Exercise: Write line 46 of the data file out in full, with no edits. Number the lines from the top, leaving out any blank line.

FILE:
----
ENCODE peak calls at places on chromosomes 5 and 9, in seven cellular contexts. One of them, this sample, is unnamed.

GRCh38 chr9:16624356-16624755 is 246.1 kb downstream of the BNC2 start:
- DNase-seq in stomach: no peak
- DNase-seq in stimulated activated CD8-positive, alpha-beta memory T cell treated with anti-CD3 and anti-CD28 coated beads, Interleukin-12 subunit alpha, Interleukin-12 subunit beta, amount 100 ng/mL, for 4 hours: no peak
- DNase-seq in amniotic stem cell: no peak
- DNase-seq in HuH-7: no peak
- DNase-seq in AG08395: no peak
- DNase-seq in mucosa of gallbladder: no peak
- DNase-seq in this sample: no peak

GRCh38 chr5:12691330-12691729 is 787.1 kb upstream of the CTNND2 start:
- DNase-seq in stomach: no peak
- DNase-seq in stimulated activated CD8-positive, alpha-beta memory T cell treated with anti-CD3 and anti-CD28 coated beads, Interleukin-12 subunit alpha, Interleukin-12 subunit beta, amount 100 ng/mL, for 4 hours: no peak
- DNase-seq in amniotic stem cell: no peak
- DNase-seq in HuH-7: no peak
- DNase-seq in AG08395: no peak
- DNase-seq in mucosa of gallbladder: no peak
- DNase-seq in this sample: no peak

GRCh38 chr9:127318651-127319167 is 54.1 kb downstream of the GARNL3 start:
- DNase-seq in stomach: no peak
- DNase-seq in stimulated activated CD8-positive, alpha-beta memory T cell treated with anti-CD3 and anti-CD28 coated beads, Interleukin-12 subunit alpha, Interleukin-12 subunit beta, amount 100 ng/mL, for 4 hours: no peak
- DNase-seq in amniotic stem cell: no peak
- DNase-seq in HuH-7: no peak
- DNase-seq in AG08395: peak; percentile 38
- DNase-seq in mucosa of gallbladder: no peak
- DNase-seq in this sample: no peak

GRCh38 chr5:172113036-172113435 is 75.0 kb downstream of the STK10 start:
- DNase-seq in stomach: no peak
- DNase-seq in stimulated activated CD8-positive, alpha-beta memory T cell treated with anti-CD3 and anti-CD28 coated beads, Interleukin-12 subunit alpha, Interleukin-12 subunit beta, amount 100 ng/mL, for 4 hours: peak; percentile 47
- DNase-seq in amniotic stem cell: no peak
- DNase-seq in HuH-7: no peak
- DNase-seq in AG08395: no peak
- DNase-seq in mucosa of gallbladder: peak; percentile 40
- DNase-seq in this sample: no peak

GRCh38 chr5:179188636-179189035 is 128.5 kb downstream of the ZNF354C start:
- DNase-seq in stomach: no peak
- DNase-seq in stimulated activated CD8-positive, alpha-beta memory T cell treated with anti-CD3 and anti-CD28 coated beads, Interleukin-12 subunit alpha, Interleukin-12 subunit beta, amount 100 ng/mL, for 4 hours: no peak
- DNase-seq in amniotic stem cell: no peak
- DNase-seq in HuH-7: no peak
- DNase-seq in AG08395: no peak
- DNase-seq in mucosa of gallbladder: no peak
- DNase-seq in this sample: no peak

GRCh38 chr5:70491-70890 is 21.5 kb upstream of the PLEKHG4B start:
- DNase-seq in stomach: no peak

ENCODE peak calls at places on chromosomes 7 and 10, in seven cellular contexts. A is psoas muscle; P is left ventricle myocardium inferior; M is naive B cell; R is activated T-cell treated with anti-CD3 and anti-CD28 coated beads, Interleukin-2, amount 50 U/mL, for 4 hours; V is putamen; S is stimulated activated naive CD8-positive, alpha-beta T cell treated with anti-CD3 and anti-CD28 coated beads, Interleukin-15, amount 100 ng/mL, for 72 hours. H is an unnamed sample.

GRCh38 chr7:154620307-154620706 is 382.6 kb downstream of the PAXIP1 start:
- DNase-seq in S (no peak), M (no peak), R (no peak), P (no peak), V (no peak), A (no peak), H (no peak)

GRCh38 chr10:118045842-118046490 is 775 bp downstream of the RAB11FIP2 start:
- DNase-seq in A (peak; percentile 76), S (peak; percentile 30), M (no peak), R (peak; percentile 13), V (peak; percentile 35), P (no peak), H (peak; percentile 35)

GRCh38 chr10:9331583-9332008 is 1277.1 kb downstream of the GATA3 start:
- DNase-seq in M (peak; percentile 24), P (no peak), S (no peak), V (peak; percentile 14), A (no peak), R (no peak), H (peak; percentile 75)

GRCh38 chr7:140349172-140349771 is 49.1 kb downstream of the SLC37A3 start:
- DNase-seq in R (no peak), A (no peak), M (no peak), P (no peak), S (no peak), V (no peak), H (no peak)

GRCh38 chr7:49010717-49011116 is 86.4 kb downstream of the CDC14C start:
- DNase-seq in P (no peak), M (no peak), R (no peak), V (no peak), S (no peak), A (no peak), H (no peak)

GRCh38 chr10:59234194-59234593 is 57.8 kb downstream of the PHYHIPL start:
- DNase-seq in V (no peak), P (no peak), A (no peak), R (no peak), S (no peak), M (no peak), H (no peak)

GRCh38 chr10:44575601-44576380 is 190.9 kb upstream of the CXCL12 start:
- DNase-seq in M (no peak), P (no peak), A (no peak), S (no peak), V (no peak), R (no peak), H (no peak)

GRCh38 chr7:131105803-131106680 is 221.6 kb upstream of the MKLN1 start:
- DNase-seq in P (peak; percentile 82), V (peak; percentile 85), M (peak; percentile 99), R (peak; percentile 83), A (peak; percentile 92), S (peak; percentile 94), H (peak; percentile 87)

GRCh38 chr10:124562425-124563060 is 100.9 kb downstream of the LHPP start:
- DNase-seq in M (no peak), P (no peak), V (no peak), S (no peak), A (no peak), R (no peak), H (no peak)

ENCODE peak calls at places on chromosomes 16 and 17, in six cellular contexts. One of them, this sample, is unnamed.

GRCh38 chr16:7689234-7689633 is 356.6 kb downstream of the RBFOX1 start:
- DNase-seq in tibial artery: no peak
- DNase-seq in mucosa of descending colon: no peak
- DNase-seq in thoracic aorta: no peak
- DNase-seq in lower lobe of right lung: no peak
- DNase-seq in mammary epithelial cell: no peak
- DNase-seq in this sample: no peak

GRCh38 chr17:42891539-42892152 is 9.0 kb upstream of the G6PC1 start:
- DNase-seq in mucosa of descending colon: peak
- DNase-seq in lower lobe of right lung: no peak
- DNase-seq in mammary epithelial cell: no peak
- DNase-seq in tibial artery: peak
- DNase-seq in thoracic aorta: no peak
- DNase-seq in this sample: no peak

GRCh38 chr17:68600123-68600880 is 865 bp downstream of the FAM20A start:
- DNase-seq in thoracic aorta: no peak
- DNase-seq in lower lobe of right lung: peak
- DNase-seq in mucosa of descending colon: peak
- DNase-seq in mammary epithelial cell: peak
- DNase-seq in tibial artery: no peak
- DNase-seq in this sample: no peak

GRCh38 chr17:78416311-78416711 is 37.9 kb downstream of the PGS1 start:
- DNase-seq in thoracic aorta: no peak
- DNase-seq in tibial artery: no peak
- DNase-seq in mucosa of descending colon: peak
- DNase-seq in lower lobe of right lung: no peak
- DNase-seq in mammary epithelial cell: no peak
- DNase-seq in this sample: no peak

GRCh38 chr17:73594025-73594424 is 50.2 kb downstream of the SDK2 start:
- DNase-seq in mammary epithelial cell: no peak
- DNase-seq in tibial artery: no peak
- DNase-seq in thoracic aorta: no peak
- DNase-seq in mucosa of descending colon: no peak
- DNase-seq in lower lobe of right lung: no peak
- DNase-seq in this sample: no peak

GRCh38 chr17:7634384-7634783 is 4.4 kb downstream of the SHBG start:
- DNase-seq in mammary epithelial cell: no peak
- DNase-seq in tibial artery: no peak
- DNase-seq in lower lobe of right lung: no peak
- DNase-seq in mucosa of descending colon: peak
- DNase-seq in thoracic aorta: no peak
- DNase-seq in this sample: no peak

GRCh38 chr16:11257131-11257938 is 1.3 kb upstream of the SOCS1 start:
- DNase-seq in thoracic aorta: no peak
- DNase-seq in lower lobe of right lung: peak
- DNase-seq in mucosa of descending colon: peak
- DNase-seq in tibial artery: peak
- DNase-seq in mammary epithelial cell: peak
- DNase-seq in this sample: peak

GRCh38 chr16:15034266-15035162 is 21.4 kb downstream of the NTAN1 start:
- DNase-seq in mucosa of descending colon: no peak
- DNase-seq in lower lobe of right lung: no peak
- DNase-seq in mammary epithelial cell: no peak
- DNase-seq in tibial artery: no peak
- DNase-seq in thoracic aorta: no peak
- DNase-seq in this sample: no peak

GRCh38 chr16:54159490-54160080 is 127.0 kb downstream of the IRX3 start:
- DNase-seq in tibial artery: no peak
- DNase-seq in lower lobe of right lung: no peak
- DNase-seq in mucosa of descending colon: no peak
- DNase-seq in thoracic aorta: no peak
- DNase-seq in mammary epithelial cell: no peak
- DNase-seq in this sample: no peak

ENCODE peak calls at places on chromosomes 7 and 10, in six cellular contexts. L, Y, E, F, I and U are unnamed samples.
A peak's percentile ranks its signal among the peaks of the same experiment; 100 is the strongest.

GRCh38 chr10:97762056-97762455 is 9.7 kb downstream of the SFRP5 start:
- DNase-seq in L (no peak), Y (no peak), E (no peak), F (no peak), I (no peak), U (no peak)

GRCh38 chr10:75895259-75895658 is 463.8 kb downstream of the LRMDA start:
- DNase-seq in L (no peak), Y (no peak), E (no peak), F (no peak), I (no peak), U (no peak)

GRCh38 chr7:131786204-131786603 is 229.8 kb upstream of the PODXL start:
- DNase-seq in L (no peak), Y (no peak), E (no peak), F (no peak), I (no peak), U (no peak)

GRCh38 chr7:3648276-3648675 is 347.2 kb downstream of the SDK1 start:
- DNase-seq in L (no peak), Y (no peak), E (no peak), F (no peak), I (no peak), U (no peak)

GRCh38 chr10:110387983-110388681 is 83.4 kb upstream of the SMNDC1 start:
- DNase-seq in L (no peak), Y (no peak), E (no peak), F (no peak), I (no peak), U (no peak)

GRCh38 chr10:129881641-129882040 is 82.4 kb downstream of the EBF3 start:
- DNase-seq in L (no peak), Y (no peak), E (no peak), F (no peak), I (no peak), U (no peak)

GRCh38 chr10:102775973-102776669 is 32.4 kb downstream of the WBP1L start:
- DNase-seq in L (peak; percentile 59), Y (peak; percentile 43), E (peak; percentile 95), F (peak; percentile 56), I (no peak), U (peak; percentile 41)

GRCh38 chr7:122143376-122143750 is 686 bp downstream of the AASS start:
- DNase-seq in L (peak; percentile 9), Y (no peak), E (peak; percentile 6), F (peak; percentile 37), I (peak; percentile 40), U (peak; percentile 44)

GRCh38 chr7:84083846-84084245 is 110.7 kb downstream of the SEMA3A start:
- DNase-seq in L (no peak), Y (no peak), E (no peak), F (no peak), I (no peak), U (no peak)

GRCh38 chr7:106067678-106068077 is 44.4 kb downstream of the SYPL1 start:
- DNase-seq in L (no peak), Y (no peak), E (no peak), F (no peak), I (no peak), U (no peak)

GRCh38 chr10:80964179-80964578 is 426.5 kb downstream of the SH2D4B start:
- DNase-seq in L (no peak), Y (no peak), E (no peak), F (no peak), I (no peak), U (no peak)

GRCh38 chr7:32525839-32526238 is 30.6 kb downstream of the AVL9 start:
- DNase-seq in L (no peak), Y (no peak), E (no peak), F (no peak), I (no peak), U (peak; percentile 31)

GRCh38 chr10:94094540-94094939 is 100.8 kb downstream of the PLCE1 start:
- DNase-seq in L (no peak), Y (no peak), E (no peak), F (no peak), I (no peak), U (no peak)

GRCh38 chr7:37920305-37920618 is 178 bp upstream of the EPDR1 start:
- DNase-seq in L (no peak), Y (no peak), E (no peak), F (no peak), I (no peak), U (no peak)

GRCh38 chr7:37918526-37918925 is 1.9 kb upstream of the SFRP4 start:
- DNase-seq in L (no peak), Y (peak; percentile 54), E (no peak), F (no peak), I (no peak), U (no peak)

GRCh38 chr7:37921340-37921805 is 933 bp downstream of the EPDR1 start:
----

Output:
- DNase-seq in S (no peak), M (no peak), R (no peak), P (no peak), V (no peak), A (no peak), H (no peak)